A hunt has agreed to nearly £50k in compensation after breaking a monitor’s neck

Paramedics attending to Darryl Cunnington
Glen Black

Followers of a hunt linked to Princess Diana attacked two anti-hunting monitors in 2016. The incident left one of the men with a broken neck. The court handed two men “farcically lenient” sentences, and now the hunt involved has settled out-of-court for nearly £50,000.

‘The compensation speaks for itself’

Two monitors for the League Against Cruel Sports (The League) launched High Court civil proceedings against the Belvoir Hunt in July. It came after a group of men attacked Darryl Cunnington and Roger Swaine while the pair were monitoring the hunt in March 2016.

Two men – father George Grant and son Thomas Grant – admitted to pushing Cunnington from a 14-foot drop, breaking his neck in three places. They also plead guilty to stealing Swaine’s camera. Four men wearing masks attacked the pair, although police are yet to identify them. Lady Sarah McCorquodale, Princess Diana’s sister, is a joint master of the Belvoir Hunt and was a character witness for the Grants in court.

However, it was reported on 14 August that the Belvoir Hunt is settling with the pair out of court. The BBC said that the hunt “has not admitted liability for the attack”. The hunt also said it was choosing to settle “rather than waste more time and money”. It agreed to pay Cunnington £37,500 and Swaine £11,000, and the payment means the hunt will avoid going to the High Court.

Helen Clifford, solicitor for Cunnington and Swaine, said:

High Court proceedings were issued against the Belvoir Hunt on the grounds that they were vicariously liable for the assaults and acts of harassment committed by the Grants…

My clients’ compensation was paid by the hunt. While liability was denied throughout, the payment of compensation by the hunt speaks for itself.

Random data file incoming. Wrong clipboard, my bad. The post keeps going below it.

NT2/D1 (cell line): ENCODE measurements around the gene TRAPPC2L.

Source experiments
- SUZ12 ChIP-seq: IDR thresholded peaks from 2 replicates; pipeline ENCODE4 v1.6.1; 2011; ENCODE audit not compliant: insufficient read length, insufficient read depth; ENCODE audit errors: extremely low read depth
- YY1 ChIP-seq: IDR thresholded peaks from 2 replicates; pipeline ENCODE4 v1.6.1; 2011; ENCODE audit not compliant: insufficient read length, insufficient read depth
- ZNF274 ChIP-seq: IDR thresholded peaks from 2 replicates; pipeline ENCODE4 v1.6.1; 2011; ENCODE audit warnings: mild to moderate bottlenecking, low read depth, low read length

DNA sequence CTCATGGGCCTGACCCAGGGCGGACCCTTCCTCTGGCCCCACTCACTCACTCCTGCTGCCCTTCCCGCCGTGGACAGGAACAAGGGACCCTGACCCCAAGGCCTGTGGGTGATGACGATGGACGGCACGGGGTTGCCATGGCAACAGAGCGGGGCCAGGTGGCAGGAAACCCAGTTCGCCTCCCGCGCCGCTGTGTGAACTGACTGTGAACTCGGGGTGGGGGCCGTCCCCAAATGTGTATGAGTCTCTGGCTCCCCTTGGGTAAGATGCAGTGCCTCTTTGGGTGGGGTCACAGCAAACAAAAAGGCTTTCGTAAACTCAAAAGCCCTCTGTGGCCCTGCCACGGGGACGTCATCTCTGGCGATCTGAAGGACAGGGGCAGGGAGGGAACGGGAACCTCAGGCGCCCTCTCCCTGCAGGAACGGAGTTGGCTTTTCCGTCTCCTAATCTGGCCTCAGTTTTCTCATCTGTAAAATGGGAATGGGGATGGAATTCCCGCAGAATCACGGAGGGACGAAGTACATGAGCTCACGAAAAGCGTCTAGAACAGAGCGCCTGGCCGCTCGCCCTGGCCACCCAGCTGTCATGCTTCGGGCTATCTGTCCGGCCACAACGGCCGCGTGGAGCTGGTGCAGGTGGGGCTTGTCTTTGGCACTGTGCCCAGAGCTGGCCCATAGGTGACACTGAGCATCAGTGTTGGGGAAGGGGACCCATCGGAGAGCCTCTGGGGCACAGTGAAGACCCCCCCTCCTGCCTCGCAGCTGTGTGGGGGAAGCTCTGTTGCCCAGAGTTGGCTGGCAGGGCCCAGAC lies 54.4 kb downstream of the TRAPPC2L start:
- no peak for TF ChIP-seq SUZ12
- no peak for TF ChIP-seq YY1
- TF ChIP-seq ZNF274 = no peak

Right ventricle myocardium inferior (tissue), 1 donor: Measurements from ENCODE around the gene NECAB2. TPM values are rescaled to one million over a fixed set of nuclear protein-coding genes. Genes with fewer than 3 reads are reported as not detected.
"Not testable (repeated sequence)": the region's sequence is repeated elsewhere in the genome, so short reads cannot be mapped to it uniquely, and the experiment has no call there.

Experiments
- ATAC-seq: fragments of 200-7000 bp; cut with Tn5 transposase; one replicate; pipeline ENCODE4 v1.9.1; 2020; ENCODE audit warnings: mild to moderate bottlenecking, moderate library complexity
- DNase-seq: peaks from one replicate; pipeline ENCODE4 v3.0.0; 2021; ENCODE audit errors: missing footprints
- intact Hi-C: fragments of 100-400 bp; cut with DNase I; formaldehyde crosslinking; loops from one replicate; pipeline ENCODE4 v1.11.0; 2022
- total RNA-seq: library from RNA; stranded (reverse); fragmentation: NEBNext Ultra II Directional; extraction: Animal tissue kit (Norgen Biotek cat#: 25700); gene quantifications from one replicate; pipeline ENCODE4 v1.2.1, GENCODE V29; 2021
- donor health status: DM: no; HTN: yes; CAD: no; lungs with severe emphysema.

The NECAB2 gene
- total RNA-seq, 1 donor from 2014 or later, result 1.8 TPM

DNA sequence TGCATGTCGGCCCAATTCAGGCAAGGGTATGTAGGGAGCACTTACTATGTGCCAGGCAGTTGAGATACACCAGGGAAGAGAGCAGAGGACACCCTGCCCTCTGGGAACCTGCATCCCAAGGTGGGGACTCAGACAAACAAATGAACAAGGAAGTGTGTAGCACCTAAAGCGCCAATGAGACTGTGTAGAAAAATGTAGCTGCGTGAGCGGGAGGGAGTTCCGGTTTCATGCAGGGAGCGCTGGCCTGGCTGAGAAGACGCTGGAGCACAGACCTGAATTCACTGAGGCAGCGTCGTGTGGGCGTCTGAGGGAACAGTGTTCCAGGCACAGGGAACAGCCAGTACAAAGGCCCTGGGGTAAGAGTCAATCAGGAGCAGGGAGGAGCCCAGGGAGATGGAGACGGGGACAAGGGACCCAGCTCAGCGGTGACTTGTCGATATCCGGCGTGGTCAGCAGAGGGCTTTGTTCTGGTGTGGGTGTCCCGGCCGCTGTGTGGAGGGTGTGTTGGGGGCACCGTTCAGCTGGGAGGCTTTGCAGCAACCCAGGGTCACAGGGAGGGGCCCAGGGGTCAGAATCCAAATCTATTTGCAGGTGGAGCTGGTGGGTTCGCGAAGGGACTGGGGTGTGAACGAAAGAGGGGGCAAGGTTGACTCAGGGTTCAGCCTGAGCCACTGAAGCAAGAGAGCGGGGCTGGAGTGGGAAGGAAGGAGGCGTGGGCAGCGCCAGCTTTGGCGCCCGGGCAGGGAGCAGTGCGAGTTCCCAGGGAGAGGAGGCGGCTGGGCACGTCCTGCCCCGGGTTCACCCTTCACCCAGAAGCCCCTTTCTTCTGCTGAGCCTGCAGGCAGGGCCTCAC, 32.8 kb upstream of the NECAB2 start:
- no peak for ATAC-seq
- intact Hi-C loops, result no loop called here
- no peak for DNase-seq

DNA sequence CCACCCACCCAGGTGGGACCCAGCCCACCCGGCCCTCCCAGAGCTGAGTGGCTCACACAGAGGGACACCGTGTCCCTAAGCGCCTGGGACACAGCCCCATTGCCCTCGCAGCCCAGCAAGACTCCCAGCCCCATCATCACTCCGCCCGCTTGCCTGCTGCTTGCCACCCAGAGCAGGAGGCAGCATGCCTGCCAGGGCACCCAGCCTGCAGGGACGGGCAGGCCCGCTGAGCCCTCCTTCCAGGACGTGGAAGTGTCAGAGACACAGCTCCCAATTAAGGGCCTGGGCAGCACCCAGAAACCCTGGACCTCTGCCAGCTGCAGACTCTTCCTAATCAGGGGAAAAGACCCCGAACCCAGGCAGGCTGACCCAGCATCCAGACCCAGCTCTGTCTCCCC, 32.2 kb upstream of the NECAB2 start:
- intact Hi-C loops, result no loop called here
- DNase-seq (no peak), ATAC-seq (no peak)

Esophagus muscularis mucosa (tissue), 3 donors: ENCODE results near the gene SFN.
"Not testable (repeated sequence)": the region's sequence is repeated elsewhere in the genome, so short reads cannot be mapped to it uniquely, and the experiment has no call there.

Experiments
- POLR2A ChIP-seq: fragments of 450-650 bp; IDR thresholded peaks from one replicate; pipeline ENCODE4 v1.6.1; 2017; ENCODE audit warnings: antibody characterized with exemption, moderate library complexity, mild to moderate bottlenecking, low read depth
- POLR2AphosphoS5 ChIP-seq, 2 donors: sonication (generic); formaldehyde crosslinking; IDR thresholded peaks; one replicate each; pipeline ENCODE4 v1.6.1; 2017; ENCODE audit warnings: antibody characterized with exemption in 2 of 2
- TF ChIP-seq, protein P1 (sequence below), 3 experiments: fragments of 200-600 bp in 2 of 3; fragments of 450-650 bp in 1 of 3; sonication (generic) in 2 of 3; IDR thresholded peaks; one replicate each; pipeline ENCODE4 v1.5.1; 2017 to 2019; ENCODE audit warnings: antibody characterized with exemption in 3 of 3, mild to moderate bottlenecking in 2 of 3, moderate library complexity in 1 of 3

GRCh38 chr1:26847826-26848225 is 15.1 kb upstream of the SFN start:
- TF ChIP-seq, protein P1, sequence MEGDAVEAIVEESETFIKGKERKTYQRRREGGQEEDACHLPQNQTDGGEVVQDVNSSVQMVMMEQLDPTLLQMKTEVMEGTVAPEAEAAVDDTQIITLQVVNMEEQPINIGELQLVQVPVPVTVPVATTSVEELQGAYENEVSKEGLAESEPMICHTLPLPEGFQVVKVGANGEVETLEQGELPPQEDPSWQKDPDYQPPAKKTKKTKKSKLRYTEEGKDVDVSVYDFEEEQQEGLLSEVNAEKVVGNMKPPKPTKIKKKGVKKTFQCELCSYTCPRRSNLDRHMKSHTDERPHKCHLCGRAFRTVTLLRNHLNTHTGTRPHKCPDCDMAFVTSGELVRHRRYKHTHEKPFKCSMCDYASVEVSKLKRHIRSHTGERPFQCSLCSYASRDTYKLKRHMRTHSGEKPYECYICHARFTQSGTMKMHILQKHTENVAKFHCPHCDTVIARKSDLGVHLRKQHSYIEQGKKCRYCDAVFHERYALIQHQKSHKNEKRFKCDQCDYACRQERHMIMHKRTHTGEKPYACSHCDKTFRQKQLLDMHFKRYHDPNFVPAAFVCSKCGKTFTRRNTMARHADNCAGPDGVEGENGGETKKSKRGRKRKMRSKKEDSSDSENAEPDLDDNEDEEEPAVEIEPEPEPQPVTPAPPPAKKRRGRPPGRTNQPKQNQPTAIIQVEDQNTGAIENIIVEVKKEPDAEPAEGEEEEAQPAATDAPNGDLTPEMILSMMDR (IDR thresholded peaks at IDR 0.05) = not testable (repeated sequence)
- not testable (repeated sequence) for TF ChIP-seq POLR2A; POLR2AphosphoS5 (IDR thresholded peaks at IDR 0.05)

As The Canary previously reported, Leicester Crown Court convicted the Grants of grievous bodily harm without intent, actual bodily harm, theft, and criminal damage. The judge gave them 13-month sentences suspended for two years, 200 hours of community service, and ordered them to pay £500 to each of the victims. The League told The Canary at the time:

Two men who broke a charity worker’s neck have received a suspended sentence. Many people will be questioning whether that’s an appropriate sentence. To say that we are disappointed would be an understatement.

There was further outrage across the anti-hunting community, with the Hunt Saboteurs Association describing the sentences as “farcically lenient”.

The Belvoir Hunt has also been in the news for other reasons. It moved its traditional Boxing Day meet away from the centre of Grantham in 2018 after a petition signed by nearly 20,000 people opposed the event. The local Labour Party also spoke out against the meet. And in March 2018, the BBC published footage by The League that showed gamekeeper Nigel Smith holding a fox captive. Footage also showed Smith using a net and bag to retrieve the fox on the same day that the Belvoir Hunt were meeting nearby.

Vile, horrendous, and disgusting

The Belvoir Hunt is linked to a history of violent, harmful, and vile behaviour. Breaking the neck of someone seeking to ensure it follows the law is horrendous. And it shows the lengths hunt supporters will go to protect their disgusting pastime.

Featured image via YouTube – Goddess Of Oddness

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